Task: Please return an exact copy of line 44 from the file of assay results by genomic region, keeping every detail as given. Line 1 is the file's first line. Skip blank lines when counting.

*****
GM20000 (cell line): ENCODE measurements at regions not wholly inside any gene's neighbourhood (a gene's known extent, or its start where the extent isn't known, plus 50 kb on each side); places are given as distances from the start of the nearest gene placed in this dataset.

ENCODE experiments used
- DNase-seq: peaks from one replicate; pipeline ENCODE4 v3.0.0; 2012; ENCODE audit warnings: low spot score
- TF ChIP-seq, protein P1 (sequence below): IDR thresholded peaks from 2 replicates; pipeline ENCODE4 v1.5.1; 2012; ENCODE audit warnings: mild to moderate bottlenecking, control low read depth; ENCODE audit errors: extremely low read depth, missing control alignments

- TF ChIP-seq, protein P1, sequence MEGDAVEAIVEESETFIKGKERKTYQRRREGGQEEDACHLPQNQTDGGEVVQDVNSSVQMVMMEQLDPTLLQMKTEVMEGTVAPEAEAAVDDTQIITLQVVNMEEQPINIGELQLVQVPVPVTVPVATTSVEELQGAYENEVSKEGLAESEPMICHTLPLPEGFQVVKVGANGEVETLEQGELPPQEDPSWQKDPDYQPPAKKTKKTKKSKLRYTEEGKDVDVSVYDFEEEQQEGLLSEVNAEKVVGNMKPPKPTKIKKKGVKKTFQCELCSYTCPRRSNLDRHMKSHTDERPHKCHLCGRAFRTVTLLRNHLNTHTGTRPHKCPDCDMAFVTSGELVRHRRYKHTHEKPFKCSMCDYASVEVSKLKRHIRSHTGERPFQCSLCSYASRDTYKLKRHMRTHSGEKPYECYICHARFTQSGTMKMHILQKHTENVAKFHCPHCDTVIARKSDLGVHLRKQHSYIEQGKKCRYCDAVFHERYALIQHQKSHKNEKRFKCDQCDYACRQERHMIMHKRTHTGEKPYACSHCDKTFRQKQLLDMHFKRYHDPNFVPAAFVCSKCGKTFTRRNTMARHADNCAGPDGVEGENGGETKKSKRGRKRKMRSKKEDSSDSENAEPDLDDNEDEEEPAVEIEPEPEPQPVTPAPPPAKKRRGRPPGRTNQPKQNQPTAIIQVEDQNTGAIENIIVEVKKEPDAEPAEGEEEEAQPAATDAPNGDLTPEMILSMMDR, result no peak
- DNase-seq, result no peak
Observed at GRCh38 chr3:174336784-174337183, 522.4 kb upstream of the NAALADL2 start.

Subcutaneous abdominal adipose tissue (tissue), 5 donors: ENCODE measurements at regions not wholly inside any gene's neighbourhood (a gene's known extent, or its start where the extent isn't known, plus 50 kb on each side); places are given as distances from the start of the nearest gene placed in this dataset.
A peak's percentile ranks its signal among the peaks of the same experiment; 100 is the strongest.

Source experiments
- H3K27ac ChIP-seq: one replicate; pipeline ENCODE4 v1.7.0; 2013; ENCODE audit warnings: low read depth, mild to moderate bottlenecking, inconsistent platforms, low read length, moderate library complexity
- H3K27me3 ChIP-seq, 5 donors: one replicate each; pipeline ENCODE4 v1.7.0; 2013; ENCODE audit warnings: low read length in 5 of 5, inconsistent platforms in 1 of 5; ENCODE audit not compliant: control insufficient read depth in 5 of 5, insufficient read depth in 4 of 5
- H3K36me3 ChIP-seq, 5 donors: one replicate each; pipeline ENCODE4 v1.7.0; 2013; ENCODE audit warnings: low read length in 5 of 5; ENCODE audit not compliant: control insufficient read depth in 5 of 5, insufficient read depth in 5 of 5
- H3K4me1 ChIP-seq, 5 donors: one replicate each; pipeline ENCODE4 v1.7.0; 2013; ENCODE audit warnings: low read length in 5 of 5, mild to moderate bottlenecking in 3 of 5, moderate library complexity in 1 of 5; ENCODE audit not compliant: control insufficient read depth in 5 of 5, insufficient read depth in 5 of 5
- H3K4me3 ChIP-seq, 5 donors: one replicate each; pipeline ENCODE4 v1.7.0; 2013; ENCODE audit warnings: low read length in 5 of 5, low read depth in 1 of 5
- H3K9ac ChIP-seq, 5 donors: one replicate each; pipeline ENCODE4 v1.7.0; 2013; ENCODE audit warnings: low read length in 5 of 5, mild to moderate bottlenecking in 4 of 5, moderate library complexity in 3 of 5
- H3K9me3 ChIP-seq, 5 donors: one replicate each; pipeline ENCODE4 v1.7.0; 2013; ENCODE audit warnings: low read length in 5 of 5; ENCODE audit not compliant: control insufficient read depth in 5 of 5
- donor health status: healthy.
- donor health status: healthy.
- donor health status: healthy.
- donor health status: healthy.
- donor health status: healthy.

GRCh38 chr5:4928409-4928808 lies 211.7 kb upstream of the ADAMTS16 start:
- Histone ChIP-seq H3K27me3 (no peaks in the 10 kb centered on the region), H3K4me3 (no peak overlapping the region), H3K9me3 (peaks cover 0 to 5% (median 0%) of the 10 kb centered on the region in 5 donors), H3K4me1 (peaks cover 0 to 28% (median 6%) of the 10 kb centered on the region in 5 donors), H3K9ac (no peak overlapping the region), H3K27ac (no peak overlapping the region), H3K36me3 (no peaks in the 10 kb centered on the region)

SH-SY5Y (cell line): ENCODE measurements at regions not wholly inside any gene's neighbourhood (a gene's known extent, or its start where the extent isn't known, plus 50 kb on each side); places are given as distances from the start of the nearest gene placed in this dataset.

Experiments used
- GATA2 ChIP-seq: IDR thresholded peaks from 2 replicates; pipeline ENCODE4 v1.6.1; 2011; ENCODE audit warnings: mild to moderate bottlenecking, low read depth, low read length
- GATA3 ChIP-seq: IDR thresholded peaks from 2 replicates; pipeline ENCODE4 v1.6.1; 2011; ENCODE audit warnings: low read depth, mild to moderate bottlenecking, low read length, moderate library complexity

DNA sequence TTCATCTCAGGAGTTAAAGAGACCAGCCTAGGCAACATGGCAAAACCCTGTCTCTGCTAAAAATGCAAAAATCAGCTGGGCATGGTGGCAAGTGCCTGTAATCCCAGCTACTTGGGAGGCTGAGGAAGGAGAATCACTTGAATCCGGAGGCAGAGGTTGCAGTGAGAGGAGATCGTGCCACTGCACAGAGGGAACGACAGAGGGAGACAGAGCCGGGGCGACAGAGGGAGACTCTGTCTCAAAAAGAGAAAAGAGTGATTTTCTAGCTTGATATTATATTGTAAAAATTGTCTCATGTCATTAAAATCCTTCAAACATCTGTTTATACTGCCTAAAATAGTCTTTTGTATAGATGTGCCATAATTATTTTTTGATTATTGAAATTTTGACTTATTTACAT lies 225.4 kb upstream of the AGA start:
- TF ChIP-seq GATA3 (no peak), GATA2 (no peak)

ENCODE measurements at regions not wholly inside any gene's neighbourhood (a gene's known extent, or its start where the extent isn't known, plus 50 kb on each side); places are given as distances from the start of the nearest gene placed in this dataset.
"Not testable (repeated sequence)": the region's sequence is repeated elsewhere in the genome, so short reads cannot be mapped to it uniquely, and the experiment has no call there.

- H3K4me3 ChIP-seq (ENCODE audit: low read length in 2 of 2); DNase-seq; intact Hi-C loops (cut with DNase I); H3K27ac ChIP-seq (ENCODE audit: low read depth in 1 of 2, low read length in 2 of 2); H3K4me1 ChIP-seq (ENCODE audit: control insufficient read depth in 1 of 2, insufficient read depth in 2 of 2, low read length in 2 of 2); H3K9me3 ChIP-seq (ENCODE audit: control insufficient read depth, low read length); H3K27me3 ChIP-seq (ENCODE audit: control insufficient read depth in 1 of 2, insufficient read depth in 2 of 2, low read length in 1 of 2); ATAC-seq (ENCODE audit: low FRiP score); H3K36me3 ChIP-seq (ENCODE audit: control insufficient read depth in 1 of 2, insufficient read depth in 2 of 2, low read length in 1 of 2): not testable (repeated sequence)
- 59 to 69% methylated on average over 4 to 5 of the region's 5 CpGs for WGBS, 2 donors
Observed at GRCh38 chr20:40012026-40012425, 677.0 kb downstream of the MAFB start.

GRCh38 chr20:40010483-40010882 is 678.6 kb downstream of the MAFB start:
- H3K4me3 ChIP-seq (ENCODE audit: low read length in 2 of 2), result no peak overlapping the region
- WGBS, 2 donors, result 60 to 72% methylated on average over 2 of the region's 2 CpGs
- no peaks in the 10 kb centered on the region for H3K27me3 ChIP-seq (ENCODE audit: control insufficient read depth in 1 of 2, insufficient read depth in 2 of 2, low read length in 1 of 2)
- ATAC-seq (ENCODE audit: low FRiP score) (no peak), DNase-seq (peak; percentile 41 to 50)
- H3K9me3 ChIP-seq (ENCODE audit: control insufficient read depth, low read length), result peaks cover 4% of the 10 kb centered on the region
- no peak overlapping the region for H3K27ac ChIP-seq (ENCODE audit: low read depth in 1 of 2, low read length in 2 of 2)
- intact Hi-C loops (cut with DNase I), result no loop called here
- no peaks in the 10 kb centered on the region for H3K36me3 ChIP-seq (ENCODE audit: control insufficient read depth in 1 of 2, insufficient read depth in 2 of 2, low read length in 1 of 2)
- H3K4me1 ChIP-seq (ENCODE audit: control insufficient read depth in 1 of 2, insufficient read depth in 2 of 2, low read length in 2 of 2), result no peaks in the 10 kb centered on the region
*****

- no peaks in the 10 kb centered on the region for H3K36me3 ChIP-seq (ENCODE audit: control insufficient read depth in 1 of 2, insufficient read depth in 2 of 2, low read length in 1 of 2)